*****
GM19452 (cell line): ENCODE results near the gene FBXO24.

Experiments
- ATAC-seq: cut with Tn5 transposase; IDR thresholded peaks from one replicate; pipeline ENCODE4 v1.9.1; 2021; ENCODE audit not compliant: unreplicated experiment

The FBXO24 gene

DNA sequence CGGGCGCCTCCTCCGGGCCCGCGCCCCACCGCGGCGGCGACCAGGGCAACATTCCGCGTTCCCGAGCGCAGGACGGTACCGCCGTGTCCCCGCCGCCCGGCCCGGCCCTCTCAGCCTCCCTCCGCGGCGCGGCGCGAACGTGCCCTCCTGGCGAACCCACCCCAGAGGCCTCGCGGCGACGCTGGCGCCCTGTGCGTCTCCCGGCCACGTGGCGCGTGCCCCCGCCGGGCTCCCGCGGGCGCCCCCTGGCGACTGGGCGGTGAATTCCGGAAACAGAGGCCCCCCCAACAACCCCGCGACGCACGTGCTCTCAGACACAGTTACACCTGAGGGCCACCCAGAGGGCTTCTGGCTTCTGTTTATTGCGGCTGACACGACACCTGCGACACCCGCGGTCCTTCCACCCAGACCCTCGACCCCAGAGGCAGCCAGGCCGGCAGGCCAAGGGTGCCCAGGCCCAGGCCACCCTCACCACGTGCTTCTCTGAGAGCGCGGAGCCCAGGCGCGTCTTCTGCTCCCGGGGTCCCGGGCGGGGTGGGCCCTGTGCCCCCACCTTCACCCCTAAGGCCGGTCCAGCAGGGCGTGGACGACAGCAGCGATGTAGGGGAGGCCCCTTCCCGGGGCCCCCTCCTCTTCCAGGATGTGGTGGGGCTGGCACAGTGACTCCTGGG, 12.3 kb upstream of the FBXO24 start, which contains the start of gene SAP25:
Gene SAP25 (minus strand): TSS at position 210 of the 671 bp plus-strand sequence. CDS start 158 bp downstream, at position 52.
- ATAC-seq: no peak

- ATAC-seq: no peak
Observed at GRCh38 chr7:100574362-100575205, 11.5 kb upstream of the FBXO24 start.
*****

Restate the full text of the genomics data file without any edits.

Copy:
GM19452 (cell line): ENCODE results near the gene FBXO24.

Experiments
- ATAC-seq: cut with Tn5 transposase; IDR thresholded peaks from one replicate; pipeline ENCODE4 v1.9.1; 2021; ENCODE audit not compliant: unreplicated experiment

The FBXO24 gene

DNA sequence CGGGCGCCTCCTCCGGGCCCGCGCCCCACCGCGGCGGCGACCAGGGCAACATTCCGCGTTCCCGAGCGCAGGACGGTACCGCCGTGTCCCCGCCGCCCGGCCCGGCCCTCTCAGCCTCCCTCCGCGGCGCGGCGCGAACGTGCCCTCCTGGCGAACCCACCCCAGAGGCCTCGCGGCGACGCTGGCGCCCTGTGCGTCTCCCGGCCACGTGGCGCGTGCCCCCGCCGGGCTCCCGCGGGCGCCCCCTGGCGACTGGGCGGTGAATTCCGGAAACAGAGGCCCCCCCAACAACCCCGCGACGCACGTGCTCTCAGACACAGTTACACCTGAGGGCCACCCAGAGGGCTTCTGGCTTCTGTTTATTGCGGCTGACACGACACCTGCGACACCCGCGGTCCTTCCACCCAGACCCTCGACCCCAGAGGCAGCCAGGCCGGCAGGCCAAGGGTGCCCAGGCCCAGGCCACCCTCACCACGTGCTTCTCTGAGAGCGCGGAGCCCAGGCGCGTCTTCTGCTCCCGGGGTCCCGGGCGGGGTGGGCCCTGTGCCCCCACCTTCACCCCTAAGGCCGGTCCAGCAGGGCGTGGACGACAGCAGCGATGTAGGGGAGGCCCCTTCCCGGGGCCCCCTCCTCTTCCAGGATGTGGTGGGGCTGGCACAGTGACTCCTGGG, 12.3 kb upstream of the FBXO24 start, which contains the start of gene SAP25:
Gene SAP25 (minus strand): TSS at position 210 of the 671 bp plus-strand sequence. CDS start 158 bp downstream, at position 52.
- ATAC-seq: no peak

- ATAC-seq: no peak
Observed at GRCh38 chr7:100574362-100575205, 11.5 kb upstream of the FBXO24 start.